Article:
Rising Waters

After three weeks at Ducuale, we are almost halfway done with the foundation work, and I hope we can keep up this pace despite the increasing rain.
Solution provider: a makeshift bridge built by Shore.

The team finished up the west tower concrete

Enlisting the help of hauling helpers to move
foundation materials from the community center.
Every day this week, except Friday, was cut short around three each afternoon when heavy rains and thunderstorms started. At least six men from the community volunteer daily—taking time from their regular jobs to contribute to the bridge. They farm tobacco, collect clay from the nearby hills and make bricks, own cattle and horses, or farm corn.


The river has risen and is currently still crossable, but staying dry is no longer an option. Earlier in the week, we finished the concrete masonry unit (CMU) blocks that act as the formwork for the tower pedestal concrete, excavated the tower transition beams, and tied the rebar within the CMU towers. Afterwards, we tied the west anchor beam rebar cage at the bridge site and then lowered it into place.

All week we hauled materials from the community center to the bridge site in preparation for the 80 batches of concrete we placed Friday and Saturday. Each batch included nine cubic meters of cement, gravel, sand, and water. While I was filling buckets with sand, a tarantula ran out of the sand pile between my feet. I chased it down to get a better look at what it. Nicaraguans call them Pica Caballo (horse biter).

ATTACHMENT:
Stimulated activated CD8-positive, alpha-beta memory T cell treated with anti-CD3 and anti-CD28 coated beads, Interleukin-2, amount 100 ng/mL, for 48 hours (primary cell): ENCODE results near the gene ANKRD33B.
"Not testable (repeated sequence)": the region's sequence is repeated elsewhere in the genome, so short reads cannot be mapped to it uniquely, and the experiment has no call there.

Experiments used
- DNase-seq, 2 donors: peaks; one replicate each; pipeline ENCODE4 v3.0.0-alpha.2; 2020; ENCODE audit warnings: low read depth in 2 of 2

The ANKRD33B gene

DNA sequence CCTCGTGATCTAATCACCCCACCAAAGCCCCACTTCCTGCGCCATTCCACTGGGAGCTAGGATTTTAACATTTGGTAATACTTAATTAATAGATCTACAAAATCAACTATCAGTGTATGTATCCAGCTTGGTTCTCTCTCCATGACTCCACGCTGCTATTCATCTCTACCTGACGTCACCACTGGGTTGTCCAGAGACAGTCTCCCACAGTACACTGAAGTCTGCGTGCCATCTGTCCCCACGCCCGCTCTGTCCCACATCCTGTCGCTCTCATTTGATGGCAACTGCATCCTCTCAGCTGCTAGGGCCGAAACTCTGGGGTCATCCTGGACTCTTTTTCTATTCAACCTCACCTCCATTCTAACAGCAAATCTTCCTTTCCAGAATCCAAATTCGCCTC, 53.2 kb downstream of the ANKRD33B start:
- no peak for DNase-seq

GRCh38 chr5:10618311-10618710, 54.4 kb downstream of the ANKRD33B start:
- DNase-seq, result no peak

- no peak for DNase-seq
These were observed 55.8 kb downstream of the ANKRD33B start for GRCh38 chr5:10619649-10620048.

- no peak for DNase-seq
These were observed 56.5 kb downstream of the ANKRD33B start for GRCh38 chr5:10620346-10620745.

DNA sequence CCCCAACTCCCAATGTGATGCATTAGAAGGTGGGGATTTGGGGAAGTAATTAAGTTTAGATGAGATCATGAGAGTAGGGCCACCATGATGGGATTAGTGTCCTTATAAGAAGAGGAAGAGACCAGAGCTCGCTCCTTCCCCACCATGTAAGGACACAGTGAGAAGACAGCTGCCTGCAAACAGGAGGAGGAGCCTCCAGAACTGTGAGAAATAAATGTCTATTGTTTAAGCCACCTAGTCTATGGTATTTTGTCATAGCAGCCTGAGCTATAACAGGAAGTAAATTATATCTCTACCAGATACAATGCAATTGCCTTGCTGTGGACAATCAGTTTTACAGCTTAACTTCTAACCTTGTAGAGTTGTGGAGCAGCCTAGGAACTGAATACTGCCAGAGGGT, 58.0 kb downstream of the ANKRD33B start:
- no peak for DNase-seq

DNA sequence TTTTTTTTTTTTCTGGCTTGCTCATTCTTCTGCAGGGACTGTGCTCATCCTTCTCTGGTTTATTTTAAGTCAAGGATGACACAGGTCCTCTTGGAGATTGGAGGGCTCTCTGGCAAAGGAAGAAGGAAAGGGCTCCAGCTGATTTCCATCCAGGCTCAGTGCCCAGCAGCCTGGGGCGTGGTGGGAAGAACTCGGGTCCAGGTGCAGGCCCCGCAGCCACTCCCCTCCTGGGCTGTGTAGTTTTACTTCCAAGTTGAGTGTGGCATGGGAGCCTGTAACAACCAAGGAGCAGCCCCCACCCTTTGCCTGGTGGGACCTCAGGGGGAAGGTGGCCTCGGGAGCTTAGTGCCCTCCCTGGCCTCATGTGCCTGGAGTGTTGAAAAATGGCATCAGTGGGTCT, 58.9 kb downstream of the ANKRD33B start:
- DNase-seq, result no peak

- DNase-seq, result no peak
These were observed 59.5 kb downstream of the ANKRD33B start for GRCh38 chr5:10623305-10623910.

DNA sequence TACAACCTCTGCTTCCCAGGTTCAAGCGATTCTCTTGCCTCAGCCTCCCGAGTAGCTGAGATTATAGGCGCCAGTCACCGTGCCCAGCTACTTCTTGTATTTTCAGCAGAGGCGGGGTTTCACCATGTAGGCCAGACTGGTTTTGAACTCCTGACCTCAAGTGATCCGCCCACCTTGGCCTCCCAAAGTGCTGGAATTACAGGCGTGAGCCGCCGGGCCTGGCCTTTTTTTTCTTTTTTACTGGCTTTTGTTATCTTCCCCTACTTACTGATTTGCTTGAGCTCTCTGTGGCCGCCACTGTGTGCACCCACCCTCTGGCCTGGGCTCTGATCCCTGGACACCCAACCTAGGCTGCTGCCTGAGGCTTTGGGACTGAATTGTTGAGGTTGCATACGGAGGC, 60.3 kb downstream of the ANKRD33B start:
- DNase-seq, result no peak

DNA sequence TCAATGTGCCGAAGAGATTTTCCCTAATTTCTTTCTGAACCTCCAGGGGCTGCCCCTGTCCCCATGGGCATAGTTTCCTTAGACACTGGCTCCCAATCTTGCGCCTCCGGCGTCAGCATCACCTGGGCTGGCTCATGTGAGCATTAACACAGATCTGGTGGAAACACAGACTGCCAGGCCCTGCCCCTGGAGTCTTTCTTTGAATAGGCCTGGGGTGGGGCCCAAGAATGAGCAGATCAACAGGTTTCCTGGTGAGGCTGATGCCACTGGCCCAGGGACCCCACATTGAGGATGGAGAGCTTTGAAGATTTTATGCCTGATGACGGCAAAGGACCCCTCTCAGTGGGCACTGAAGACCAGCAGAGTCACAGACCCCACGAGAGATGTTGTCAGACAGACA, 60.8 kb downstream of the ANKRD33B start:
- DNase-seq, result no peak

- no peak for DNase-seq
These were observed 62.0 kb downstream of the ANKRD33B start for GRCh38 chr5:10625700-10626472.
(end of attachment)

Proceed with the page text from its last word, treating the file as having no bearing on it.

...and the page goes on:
The vehicular bridge to Ducuale Grande is upriver of the pedestrian bridge and acts as a weir, widening and slowing the river upstream, especially when debris clogs the holes in the bridge. Water runs over the vehicular bridge for most of October and November, and this is when the foot bridge will get most of its use.
I have received a lot of positive feedback on the need for the bridge as I talk with the residents of Ducuale. They tell stories of men swimming across to get to work and families calling loved ones to hurry home when the river starts to rise. The only negative feedback was from one of the little girls helping with the rebar—she wants the bridge to be yellow instead of blue.
Adios, until next week!
TAGS: Volunteer


  • I love footbridges! They are even more meaningful in remote or at poor neighborhoods. I did a feasibility study back in 2006 about the need for a footbridge at Kurman Creek in Bardera, Somalia. The community lacked simple footbridge for more 70 years. Two structures were built at different times, one in the 1970s and last in early 1990s; both weak structures were washed into the river down stream. Fortunately, a French NGO funded the construction of the bridge after viewing my study and suggested solutions. Now people can cross the Kurman Creek during "gu" and "deyr" (local rainy season names) rains. PLC, please build more footbridges.

    Haji Diini Jama


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